Trampolines and Sailboats

Gymnastics always seemed like an exclusive sport reserved for flexible, energetic 3-year-olds that would later become cheerleaders and great athletes. But in recent semesters, several of my college friends took the gymnastics course at Cornell and had rave reviews. It seemed like an accessible class and a worthwhile venture.

Taking the gymnastics class ended up being an excellent idea and quickly became my favorite gym class (tied with skating) at Cornell. It’s like this huge fantastical adult playground of dreams with firm yet soft mats to land on, tumble trampoline tracks, a bouncy floor, a foam pit…

As someone severely lacking in upper body strength, I only received a subset of available lessons over the course of the semester. Despite this, I was able to get a decent handstand and much improved cartwheels. I also learned roundoffs, front hand springs (aided with the tumble track), handstand into bridge, handstand rolls, switch leg cartwheels, and one arm cartwheels. By the end of the semester I was doing front flips into the foam pit (which is near impossible to climb out of, by the way).

It was enjoyable enough that I would consider paying for adult gymnastics classes in the future. There’s nothing quite like rolling around on the floor or in the air in a safe environment.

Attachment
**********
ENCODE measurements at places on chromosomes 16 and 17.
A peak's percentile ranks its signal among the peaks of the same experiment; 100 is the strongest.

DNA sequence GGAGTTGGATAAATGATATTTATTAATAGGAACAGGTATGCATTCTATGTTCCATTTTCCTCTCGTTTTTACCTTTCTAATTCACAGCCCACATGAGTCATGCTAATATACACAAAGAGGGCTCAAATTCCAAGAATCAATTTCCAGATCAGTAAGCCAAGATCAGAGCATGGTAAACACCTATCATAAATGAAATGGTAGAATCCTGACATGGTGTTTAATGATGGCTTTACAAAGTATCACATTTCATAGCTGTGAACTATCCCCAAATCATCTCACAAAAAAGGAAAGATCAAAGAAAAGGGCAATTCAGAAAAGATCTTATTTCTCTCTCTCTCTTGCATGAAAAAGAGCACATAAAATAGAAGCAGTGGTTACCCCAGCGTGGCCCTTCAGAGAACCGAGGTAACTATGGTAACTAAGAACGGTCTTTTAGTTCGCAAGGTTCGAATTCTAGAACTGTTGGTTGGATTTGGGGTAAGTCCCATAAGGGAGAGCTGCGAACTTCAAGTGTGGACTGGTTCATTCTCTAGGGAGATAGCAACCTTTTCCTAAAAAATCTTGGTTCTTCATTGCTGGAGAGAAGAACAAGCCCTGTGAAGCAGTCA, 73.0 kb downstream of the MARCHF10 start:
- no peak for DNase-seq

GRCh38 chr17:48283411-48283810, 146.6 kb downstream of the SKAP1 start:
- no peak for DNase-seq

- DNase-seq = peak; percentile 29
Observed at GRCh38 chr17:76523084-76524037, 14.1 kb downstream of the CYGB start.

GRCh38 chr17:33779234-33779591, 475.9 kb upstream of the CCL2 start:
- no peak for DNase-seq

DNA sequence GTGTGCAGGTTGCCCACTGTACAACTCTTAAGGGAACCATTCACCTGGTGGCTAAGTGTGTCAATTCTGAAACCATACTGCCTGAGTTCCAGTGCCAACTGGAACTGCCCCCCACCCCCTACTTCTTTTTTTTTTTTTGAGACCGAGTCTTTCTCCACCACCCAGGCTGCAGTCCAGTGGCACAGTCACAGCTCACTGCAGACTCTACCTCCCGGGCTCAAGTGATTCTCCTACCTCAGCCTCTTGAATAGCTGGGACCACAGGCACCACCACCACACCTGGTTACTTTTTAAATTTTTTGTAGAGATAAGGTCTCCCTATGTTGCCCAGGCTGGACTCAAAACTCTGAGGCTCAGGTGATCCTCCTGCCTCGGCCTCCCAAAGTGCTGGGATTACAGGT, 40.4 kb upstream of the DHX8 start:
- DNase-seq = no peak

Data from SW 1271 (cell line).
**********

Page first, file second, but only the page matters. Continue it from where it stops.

I enrolled in Large Boat Sailing because of the hype. I figure I won’t have many chances to pretend to be filthy rich with a private boat so any¬†opportunity now to learn how to sail such a boat seems like a great one.

Now that I know more about the classes I wish I took Small Boat Sailing, as those boats are far more maneuverable and are typically self-managed. There’s nothing wrong with having a crew, but it’s super nice to have all lines (ropes) within easy reach.

Large Boat Sailing was a good experience overall, although it tended to be inconvenient to attend. There’s a shuttle that gets you to the lake, and it’s a 3 hour class. Nevertheless, I learned a ton of terms, a couple knots, and got permission to take out certain boats by myself by the end of the semester.

There’s something super nice about being in the middle of Cayuga Lake, with water all around and in view of the distant shore with its quaint toy-like houses. The first time I went sailing was in perfect weather, with the baby blue sky and feathery clouds and warm late spring sun. The later classes were all cloudy and rainy and strange-wind-patterns-y but were no less educational. I hope that I’ll be near some freshwater in the future so I can rent out a sailboat and put these skills to use.


Thank you Cornell for the awesome PE classes! I never really considered myself a particularly outdoorsy or active person, but these classes have really opened my eyes to the possibilities.

 

 

 

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